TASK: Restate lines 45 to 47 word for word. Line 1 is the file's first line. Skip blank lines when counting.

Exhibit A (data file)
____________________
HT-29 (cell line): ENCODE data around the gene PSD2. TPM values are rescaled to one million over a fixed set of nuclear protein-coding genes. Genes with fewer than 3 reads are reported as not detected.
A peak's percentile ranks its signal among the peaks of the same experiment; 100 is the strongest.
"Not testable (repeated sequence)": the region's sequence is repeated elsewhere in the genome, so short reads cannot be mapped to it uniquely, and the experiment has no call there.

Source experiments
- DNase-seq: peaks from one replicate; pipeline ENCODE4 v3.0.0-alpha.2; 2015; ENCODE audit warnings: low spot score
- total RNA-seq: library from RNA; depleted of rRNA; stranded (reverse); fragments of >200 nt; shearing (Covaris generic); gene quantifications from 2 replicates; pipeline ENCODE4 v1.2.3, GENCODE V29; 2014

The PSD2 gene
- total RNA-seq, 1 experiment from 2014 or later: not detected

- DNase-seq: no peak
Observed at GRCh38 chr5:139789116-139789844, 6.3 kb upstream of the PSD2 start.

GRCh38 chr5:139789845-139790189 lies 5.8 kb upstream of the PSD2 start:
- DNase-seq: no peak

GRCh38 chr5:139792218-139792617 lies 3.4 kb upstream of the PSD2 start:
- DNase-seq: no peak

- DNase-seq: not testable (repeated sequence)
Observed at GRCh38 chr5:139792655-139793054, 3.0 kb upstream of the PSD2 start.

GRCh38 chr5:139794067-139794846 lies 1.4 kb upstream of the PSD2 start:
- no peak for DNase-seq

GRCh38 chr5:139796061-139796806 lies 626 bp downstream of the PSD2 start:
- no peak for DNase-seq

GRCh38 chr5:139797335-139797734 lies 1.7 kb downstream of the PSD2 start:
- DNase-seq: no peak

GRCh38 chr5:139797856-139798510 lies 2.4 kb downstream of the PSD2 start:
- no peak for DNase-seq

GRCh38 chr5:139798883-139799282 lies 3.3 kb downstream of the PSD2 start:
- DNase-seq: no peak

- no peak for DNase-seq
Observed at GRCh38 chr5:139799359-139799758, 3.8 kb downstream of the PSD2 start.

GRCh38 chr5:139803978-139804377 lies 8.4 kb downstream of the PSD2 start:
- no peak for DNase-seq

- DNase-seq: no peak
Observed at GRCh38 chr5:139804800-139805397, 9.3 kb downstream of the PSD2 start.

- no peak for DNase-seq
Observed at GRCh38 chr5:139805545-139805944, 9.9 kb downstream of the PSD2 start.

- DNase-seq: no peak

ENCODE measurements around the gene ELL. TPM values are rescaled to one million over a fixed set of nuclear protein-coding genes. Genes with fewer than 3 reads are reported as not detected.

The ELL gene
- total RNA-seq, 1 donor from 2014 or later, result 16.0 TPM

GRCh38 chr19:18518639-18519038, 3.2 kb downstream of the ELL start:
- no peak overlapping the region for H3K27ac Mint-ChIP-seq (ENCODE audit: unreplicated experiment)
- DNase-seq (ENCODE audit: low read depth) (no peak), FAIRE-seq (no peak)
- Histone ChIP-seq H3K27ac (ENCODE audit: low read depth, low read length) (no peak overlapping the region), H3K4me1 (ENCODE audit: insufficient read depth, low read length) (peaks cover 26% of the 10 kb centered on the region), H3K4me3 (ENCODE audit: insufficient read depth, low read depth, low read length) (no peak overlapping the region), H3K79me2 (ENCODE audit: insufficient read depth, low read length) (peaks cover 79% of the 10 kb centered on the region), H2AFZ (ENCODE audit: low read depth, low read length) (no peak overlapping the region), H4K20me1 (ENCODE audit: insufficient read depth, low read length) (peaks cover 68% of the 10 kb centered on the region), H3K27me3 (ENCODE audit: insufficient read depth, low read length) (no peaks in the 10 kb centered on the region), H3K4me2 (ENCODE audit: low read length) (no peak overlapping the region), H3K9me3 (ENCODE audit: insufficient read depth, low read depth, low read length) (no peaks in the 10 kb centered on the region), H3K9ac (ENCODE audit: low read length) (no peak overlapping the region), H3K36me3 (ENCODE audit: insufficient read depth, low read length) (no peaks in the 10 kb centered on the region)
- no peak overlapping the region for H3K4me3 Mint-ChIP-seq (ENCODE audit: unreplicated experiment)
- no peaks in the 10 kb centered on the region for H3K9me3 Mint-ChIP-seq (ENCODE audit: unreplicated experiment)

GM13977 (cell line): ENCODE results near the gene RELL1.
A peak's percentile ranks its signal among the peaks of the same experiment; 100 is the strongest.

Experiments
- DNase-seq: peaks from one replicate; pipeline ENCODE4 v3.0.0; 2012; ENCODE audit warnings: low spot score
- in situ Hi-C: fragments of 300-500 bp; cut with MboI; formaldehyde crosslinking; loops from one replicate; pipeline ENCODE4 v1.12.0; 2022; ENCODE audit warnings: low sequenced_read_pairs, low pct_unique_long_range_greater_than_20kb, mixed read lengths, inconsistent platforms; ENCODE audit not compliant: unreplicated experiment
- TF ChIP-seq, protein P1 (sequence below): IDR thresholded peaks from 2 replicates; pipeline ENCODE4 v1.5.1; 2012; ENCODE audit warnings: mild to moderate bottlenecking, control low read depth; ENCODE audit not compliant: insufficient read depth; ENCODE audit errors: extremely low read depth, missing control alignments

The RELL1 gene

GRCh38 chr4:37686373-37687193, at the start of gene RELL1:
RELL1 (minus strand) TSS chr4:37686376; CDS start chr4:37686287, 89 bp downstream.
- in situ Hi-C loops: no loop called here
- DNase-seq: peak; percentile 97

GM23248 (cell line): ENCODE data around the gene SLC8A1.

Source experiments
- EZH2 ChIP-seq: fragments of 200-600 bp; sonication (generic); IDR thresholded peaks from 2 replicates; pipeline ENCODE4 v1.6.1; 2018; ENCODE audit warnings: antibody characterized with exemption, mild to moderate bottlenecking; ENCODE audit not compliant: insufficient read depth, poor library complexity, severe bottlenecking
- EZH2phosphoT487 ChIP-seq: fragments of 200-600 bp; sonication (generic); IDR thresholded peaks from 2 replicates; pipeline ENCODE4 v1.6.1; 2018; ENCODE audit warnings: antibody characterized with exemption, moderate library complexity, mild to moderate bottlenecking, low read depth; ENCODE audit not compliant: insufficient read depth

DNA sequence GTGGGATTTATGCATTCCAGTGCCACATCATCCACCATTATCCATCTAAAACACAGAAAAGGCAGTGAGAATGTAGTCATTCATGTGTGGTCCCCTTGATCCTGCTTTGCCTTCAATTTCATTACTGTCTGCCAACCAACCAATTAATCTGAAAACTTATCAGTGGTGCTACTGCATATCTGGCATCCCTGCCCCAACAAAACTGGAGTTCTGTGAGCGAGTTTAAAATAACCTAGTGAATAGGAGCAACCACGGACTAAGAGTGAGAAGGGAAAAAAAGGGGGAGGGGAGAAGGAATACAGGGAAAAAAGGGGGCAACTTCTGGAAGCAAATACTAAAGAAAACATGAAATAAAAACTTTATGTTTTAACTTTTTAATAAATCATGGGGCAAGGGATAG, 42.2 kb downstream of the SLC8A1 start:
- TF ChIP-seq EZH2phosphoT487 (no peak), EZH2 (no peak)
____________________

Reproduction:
GM13977 (cell line): ENCODE results near the gene RELL1.
A peak's percentile ranks its signal among the peaks of the same experiment; 100 is the strongest.

Experiments